Tough start to Canadian aviation in 2021

I am very nervous about the implications of the COVID testing concept before travelling to Canada, which comes into effect on January 7, 2021. I am also frustrated that since the beginning of the pandemic, there has been no federal testing program to screen visitors entering Canada other than the ones established by private industry and select provinces frustrated with the lack of federal leadership.

While their respective governments are financially supporting US and European airlines to prepare for economic recovery, Canada has yet to provide any support to airlines. Canadian airlines compete globally, but it is much harder to complete when others are being subsidized.

What does it mean if Canadian aviation can’t compete? It means many of the products we purchase and the services we receive will be more expensive and take longer to receive. It means Canadian products will cost more to export. It means the 633,000 direct and indirect Canadian aviation jobs are in jeopardy. What jobs will be saved will earn less and be more precarious. Think of the thousands of folks who work in and support the airlines, the airports, and Canada’s air traffic control.

All summer, the Canadian aviation industry has begged the federal government for some form of support. What little support some sectors received was more symbolic than effective. For example, airports received federal rent relief, yet their rent is tied to income, and with little income, the savings don’t amount to much. Canadian airports and Canada’s air traffic control, NAV Canada, (both non-profit structures) have been forced to raise fees to offset huge losses. Money to fly empty planes is not the solution, but a national testing strategy would effectively screen for COVID while maintaining essential air services. Without federal leadership, private industry and some provincial governments have spent their resources to form a safety net against COVID.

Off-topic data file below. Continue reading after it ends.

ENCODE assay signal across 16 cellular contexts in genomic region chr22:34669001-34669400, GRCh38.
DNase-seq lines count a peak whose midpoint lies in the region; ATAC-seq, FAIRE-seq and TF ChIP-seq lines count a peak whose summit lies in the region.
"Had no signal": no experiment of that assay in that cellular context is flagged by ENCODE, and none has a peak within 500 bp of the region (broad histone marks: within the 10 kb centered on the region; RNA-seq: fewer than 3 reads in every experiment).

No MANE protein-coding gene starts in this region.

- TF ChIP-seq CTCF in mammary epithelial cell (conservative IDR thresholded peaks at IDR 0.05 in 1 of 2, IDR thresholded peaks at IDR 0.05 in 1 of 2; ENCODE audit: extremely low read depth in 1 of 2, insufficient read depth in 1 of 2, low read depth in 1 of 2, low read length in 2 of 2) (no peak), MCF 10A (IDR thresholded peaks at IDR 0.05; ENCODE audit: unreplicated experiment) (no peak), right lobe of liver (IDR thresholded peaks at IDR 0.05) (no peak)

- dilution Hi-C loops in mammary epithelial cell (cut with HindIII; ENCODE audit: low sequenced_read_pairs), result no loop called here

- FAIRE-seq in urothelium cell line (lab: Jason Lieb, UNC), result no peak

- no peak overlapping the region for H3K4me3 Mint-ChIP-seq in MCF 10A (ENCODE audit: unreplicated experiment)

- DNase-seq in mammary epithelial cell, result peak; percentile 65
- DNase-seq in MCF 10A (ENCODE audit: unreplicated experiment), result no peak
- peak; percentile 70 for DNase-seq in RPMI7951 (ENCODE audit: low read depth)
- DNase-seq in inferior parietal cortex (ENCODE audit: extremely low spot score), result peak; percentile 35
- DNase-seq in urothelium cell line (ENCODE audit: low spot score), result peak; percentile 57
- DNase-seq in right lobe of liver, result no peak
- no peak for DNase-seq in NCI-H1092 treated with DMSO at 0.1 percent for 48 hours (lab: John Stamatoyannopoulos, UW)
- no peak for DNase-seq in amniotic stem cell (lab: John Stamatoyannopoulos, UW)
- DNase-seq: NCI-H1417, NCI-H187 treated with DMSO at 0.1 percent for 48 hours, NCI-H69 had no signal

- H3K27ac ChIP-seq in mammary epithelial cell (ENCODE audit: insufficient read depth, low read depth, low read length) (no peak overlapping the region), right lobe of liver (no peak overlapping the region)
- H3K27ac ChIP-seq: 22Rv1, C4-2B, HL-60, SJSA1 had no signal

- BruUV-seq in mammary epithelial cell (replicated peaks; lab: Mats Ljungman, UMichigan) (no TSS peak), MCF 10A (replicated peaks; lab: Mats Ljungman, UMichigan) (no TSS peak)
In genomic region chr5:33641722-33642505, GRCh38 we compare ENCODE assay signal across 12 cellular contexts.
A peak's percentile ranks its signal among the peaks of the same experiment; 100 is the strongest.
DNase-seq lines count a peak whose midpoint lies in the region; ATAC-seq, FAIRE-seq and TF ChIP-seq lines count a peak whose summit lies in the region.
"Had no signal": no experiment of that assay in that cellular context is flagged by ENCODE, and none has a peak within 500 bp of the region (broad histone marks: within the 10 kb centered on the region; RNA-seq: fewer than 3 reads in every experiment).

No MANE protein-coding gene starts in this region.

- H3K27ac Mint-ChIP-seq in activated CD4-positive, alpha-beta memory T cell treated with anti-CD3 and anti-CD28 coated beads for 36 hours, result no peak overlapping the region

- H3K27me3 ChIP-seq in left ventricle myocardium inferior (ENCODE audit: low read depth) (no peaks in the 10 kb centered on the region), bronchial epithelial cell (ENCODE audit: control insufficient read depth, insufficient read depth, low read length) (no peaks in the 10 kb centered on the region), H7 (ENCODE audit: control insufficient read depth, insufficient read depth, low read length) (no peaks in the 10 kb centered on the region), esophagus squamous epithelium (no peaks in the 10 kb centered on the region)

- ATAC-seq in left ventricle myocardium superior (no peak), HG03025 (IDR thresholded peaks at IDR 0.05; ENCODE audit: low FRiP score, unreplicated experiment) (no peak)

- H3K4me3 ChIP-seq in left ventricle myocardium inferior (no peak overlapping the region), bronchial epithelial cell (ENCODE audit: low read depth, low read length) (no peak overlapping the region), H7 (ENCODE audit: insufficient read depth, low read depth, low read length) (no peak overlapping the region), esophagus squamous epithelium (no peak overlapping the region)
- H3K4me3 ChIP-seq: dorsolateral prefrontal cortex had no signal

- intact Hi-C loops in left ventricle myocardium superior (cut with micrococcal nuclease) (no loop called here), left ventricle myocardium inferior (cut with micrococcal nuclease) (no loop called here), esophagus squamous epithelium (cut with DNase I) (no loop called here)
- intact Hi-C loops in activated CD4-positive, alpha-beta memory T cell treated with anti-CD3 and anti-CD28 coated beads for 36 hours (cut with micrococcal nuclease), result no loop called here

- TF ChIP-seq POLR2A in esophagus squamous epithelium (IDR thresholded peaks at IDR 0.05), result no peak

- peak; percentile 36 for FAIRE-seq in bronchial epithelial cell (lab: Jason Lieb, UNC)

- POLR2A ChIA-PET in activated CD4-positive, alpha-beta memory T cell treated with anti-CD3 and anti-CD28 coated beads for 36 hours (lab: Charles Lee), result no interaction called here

I have two issues, an ineffective testing program and a lack of government support.

On January 7th, 2021, all travellers to Canada will require a COVID test within 72 hours before travel. On arrival, travellers will still need to quarantine. The problem with this testing concept is the chance to catch COVID before the test can detect it or catching COVID after the test is complete, making the testing requirement more punitive than a safety net. As far as I know, the industry was not consulted on this new program. The aviation industry has asked for a consistent federal testing program; this is a far cry from anything reasonable. Again, private industry and select provinces will have to demonstrate leadership by continuing to invest in a science-based effective testing program at their own expense.

While Canadians and the travelling public’s safety must remain the top priority, every moment the aviation sector remains unsupported, the greater advantage foreign competitors are gaining. Domestically, Canadians have already seen the reduction or complete removal of essential air service to many communities across the country. What air service remains may have no competition, meaning the air operator can charge what they want. This is not just the movement of people, but also essential supplies and mail.

This blog is not a sob story about the poor airlines. This about the hundreds of thousands of people whose jobs are connected to aviation. This is about the thousands of businesses that are connected to aviation. This is about the millions of Canadians who, possibly unknowingly, depend on aviation for some aspect of their lives. Flying empty planes is not the solution. Giving airlines and other aviation sector businesses a blank cheque is not the solution. The solution is a smart and creative investment in systems that protect the public against COVID while promoting safe essential travel. This new testing program does neither.

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